I really loved Hidden by Miriam Halahmy! I won my copy of the book in a Twitter competition, and I'm really glad for it as well. It would have been a shame to have missed out on this thought-provoking and topical book that explores really important themes such as racism, immigration and judging by appearances.
When I first recieved Hidden, and saw that it is set on Hayling Island, the first thing I did was to look Hayling Island up on Google maps as I'd never heard of the island before. It seems like a really great setting for this book (as well as the next two books planned by Miriam Halahmy) as the location certainly makes sense in terms of finding a washed-up asylum seeker!
I admit, when I first started this book I was shocked into silence after the main character, 14 year old Alix, very early on refers to a classmate, Samir, as a 'suicide bomber' - But to be honest, that is something that Hidden does so well - first addressing and then challenging this type of racist assumptions. I thought it very realistic and believeable the thoughts and feelings of Alix towards Samir and later towards Mohammed.
When Alix and Samir rescue a man out of the sea, things really begin to shift for Alix. Already she's struggling at home as her mother relies Alix a lot more after Alex's mother breaks her leg and also Alix is sort of estranged from her father. But still, there's no way she could abandon the poor man after all the troubles he's been through - being beaten, abandoned and nearly drowned. Alix finds shelter for him, gives him food and clothes and by helping him, she begins to have a better understanding of asylum seekers, refugees and immigrants.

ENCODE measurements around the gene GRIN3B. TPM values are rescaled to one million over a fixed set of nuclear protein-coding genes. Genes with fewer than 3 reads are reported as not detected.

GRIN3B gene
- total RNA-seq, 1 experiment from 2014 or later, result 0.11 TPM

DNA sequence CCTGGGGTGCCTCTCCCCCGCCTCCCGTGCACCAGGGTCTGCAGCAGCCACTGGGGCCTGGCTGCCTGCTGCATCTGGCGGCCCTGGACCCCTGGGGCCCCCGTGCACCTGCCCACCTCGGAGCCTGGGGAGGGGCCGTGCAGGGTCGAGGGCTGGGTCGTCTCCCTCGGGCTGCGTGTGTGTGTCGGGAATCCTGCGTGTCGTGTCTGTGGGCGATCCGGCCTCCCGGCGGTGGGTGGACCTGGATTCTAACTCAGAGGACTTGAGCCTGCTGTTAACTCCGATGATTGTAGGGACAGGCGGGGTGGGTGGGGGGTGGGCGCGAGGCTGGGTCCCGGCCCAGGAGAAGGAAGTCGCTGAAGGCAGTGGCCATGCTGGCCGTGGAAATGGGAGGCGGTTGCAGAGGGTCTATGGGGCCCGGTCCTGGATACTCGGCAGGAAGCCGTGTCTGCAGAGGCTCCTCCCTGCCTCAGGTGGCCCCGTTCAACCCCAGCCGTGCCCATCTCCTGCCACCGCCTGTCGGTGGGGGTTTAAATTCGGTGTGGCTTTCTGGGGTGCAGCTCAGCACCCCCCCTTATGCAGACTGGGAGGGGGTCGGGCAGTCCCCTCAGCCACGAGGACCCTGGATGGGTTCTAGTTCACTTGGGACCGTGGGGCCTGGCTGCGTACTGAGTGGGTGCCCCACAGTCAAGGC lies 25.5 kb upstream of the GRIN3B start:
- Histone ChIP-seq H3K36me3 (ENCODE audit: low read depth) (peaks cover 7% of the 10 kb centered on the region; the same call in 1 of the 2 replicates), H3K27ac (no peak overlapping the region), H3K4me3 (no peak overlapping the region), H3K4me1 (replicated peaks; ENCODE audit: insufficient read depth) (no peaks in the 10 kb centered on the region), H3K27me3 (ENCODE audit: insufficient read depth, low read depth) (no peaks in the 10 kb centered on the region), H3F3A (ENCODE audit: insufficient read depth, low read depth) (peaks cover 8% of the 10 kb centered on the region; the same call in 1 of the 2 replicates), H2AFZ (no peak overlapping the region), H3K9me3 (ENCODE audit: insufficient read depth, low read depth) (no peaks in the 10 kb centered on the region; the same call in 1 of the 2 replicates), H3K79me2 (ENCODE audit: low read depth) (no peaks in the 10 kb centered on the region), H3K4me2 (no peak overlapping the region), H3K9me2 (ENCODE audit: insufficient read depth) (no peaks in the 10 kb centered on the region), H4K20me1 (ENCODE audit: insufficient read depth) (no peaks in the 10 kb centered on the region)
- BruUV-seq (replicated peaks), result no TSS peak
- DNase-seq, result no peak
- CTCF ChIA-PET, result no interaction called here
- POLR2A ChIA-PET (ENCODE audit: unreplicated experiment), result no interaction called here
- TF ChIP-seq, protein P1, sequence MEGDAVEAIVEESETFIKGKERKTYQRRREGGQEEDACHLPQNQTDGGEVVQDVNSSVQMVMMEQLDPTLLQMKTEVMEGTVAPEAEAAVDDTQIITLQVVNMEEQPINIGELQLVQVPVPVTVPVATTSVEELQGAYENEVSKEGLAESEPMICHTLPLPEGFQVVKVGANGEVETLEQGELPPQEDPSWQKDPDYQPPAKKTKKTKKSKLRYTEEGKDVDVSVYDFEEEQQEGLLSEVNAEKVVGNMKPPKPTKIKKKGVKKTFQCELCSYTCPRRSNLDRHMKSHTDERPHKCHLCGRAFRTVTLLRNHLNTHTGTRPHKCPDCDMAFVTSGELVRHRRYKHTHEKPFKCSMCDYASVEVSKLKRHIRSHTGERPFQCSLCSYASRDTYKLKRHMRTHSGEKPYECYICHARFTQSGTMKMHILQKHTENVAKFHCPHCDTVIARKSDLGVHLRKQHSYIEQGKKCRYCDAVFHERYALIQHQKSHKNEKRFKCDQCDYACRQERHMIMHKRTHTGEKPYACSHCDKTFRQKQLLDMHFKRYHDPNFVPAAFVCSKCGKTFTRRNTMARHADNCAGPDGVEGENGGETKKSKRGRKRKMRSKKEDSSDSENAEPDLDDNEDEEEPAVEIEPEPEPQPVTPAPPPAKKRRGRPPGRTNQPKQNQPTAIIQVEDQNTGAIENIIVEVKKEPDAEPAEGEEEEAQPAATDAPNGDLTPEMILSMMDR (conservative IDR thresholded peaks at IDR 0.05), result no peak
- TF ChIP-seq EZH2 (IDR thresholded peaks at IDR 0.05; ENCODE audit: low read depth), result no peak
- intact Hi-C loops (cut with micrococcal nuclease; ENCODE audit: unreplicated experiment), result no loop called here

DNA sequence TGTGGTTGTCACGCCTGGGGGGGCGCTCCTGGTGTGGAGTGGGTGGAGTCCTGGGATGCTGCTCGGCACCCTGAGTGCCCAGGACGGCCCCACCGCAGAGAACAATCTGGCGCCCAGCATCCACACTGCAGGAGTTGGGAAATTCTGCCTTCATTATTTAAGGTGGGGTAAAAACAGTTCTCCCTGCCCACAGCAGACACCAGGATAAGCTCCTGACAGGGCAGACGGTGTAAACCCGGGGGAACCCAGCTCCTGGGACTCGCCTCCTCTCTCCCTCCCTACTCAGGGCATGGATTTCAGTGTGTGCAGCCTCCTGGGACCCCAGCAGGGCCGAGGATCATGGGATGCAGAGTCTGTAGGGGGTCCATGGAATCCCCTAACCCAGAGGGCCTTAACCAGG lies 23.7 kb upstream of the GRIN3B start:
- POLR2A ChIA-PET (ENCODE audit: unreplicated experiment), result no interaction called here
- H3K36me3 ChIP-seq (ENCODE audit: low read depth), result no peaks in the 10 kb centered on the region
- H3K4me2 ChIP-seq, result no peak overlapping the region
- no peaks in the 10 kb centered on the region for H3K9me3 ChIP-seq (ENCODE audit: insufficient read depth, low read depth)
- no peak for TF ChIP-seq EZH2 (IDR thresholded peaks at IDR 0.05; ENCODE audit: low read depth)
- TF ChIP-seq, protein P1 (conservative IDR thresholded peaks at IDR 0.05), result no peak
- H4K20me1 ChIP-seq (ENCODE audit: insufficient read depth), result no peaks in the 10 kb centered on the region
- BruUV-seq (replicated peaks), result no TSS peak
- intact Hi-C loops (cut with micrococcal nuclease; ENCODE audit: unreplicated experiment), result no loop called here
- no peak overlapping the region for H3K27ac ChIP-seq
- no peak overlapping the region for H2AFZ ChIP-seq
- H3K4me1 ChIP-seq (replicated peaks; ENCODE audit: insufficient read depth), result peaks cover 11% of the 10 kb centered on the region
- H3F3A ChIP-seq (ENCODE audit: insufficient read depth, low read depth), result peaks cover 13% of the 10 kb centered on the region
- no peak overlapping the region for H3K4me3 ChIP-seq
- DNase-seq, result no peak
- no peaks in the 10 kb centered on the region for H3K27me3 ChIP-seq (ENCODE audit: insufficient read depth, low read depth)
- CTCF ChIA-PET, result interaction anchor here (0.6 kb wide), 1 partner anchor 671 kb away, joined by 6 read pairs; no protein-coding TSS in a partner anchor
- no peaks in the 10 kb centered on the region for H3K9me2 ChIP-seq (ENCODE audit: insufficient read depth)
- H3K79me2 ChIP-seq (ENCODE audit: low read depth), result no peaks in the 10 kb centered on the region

Though she is being taught about immigration at school, there are quite a few people in her class and in her community who have intolerant and racist viewpoints. Alix, who has a growing awareness of these topics, must make up her own mind about how she feels as well as decide how she can help, if at all. There's this struggle within her that shies away from speaking up or causing trouble by calling people out on their racist behaviour.
Hidden is a very different book to any I've read in awhile. While sharing information, it never feels preachy or heavy-handed in any messages. So many people will judge others based on their appearances, Alix included, and it was wonderful to challenge these assumptions so wonderfully - with racial assumptions like with Samir and Mohammed, but also assumptions based on appearances or people's associations. I'm very much looking forward to the next book in the series by Miriam Halahmy, which I believe focuses on my favourite character, Lindy - the sister of the local bully.
Hidden is a really wonderful book, one I can highly recommend!